First sighting of a buy now button on Twitter.
I recently interviewed Nichole Kelly, the founder and president of SME Digital, the digital marketing division of Social Media Explorer. I read a post entitled Why We Abolished Our Vacation Policy, and decided I had to interview her about it.Instead or an accrual vacation policy our employees can take time off whenever they need it, without limits or restrictions. Instead of making vacation a “reward” that has to be “earned”, we look at vacation as a requirement to make sure our team always brings their A game to the table. Instead of a maximum limit on time off, we instituted a minimum limit of 10 days for all full-time employees. - Nichole Kelly
Stowe Boyd: Nichole, I read your recent post on your revamping of the vacation policy at Social Media Explorer. As you wrote, ‘Too many times companies hire adults then treat them like children’. Could explain how you now treat your staff as adults with regard to vacation time?
Nichole Kelly: I think most company’s vacation policies treat employees like children. They have to earn time and only take the time that they’ve earned by a specific date or they lose it. This is akin to a rewards system I would design for my children, not the smart adults we hire.
There were three key considerations to how we designed our new approach.
First, taking time to replenish is essential for employees to bring their best to the table. This required a rethinking of what we call our policy. Most people think of taking vacation as going away to some awesome place, but taking a spa day could be equally important to truly replenishing. We all know that a vacation with the kids isn’t always the best form of replenishment. Or wait; maybe that’s just my kids. Just kidding.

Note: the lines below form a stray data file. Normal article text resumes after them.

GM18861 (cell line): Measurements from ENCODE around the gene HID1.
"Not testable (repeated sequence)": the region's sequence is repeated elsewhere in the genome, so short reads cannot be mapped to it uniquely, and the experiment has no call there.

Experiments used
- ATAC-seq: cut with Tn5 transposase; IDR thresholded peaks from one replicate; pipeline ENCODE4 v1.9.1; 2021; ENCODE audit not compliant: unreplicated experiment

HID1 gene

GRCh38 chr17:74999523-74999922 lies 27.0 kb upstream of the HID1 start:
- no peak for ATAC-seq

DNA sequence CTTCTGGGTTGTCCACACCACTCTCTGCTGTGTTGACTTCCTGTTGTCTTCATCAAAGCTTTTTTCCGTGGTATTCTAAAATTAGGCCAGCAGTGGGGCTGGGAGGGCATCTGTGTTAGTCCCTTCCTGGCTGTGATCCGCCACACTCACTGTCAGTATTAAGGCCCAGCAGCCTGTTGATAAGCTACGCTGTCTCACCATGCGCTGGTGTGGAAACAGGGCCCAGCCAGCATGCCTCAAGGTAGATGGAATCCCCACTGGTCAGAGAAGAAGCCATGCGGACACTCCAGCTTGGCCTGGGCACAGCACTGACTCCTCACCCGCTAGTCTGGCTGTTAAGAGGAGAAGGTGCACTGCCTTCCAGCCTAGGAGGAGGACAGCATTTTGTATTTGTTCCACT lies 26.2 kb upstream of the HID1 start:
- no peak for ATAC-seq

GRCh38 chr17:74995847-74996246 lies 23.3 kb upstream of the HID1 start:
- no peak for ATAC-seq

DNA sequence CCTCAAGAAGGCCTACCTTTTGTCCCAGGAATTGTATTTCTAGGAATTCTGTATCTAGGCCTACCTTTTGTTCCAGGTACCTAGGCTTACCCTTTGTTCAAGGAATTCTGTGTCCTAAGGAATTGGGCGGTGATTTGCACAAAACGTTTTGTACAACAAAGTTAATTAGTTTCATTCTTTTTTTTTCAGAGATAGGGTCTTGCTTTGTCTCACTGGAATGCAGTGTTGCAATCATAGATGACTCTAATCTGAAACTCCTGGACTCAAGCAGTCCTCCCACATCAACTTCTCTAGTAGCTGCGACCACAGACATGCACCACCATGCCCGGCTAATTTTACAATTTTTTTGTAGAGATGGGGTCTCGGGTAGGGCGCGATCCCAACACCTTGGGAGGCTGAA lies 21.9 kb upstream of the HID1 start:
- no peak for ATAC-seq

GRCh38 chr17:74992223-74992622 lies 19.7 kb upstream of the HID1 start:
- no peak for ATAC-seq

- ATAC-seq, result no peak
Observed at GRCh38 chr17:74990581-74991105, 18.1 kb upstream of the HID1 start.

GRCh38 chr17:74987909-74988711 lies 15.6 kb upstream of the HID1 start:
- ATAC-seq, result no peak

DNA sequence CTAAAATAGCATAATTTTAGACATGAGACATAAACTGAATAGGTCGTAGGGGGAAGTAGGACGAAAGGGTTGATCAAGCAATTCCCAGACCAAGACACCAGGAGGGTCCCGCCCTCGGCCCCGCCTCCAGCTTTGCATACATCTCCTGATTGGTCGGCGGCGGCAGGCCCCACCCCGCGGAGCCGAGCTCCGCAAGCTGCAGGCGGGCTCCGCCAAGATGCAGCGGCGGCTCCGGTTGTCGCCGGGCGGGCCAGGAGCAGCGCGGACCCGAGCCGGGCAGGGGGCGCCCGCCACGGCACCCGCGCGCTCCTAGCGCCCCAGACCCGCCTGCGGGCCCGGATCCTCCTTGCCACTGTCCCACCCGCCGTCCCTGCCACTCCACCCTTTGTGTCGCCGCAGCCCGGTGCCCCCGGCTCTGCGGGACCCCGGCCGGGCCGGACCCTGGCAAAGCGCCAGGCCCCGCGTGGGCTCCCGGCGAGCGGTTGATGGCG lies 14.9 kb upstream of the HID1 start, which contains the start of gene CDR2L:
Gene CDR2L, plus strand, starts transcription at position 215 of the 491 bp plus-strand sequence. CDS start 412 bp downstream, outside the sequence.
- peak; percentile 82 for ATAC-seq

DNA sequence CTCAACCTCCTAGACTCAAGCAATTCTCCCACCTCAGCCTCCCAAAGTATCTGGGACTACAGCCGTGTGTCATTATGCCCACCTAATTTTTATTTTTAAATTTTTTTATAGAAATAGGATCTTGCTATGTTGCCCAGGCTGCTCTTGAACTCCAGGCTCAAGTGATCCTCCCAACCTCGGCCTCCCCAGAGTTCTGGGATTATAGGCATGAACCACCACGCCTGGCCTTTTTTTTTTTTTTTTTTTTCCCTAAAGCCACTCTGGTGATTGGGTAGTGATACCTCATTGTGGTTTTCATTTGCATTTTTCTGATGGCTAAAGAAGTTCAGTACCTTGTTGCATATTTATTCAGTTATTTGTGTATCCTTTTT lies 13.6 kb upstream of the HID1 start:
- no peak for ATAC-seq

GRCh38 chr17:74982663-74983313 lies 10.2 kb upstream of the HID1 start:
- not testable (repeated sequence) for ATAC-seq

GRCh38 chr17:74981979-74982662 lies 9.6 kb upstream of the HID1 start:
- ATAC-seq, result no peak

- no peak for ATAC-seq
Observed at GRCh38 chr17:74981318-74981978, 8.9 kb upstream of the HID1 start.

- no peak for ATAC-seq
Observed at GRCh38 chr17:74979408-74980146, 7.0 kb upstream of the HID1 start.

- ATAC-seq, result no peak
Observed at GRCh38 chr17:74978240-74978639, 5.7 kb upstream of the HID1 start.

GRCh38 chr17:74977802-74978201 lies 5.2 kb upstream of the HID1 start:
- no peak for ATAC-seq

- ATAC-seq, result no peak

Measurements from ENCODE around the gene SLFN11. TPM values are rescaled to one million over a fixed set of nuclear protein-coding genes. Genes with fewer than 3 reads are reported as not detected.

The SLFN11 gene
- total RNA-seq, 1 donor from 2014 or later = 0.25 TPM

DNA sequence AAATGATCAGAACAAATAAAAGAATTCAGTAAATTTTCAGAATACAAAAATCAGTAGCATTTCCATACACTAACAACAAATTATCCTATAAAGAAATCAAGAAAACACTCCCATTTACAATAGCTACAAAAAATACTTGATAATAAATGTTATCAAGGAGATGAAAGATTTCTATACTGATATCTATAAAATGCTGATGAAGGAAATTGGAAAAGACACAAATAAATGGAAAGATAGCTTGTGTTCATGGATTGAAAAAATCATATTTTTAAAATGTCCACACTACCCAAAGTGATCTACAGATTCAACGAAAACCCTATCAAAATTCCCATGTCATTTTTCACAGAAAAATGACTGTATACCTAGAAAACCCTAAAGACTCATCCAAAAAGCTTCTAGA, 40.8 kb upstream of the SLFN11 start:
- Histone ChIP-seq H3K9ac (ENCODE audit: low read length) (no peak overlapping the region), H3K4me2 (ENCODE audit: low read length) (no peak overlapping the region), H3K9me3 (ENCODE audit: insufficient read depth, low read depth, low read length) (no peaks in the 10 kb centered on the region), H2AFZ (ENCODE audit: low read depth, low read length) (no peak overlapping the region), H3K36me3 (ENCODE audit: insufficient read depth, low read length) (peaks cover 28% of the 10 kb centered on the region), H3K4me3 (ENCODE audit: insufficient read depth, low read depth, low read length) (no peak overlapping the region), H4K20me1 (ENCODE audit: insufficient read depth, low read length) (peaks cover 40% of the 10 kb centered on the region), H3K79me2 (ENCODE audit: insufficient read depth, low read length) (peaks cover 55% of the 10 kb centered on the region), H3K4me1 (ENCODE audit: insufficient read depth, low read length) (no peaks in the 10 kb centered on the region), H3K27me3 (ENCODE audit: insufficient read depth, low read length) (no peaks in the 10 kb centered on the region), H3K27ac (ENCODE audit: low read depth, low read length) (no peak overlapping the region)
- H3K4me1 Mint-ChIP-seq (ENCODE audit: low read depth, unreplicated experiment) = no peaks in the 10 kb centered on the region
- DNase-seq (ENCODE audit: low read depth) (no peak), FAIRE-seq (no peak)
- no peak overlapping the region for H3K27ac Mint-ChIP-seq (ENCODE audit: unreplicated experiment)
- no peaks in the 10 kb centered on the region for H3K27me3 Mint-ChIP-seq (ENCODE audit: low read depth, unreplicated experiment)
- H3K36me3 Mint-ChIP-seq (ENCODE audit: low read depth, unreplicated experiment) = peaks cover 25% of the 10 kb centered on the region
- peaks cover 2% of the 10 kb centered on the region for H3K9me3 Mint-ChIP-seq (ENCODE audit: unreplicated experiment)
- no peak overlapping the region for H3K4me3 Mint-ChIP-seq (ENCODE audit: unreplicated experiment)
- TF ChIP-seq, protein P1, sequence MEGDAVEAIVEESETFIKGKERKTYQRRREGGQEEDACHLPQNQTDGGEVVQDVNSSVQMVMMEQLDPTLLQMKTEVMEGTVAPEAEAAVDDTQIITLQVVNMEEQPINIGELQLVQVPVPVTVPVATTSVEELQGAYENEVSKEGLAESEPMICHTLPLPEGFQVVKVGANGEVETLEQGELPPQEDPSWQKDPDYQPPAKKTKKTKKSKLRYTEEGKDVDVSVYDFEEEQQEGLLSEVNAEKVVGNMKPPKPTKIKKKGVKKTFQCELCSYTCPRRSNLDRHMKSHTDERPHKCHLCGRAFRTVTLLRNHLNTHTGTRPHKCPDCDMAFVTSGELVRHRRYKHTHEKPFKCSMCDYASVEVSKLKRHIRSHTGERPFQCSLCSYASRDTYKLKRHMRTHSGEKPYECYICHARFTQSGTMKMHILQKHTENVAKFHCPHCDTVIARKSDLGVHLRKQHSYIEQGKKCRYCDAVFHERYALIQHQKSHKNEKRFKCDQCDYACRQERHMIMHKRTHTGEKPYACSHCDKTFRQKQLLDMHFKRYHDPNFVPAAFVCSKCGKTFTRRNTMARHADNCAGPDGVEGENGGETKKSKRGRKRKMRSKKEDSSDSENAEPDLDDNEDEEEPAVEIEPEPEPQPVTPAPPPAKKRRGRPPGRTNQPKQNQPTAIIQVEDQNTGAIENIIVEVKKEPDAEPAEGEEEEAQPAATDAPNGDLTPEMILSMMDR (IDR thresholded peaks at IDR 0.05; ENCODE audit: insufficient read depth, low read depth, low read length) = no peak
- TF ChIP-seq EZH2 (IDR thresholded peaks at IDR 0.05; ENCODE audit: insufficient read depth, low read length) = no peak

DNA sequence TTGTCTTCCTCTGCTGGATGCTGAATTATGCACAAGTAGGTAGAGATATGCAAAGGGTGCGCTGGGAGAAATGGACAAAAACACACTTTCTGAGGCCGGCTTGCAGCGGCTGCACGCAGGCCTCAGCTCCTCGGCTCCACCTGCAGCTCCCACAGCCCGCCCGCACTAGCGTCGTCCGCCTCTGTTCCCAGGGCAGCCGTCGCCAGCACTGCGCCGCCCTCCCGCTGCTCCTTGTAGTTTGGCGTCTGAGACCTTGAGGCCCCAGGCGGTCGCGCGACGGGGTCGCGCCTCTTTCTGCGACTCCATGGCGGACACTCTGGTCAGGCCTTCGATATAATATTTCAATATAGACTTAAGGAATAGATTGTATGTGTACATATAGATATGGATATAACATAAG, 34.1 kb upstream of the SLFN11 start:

As adults, we know the difference between replenishment and taking a day off to cart the kids to doctor’s appointments, but most vacation or “paid time off policies” count these as equal. Therefore, we call our new policy a replenishment policy instead of vacation policy.
Second, time should be controlled by the employee and not an arbitrary accrual method. Instead or an accrual vacation policy our employees can take time off whenever they need it, without limits or restrictions. Instead of making vacation a “reward” that has to be “earned”, we look at vacation as a requirement to make sure our team always brings their A game to the table. Instead of a maximum limit on time off, we instituted a minimum limit of 10 days for all full-time employees. The minimum limit was to ensure that it is clear we don’t reward working yourself to death and celebrate taking time to replenish.
Third, time should be used for true replenishment not running errands. As I mentioned, we wanted a clear distinction between replenishment and taking care of your family. Therefore, we had to put some guidelines in place for what actually counts as a replenishment day and what doesn’t. Employees are trained to follow traditional paid time off standards, so it was important to get them to reframe the way they think about time off as well.